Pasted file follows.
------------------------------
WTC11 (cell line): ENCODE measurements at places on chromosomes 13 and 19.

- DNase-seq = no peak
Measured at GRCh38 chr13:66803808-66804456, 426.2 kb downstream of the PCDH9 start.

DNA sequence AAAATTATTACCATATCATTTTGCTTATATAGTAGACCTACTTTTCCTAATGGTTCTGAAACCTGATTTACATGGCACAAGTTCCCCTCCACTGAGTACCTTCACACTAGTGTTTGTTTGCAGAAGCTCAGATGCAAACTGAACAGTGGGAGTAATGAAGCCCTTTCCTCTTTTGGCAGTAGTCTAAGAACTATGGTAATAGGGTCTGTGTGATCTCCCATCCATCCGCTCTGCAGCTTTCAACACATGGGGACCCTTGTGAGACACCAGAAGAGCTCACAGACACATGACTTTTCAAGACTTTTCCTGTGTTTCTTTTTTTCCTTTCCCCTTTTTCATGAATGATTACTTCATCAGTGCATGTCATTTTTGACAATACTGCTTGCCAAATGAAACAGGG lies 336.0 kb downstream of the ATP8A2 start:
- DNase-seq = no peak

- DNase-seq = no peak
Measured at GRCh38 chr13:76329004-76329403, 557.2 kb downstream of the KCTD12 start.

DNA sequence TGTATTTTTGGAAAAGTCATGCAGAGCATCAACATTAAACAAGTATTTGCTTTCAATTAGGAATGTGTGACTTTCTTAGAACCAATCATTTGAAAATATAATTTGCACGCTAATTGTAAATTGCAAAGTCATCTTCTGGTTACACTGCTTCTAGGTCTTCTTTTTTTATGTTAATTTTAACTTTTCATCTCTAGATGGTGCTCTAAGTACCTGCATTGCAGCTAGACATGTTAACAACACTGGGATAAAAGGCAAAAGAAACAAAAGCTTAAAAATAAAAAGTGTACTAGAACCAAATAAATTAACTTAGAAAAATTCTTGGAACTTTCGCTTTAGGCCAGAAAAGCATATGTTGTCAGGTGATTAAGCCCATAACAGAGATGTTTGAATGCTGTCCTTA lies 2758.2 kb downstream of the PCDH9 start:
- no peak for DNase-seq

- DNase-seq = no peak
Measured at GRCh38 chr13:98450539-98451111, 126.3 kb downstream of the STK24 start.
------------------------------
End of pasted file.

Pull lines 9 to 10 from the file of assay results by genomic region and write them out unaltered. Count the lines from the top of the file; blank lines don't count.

- no peak for DNase-seq

- DNase-seq = no peak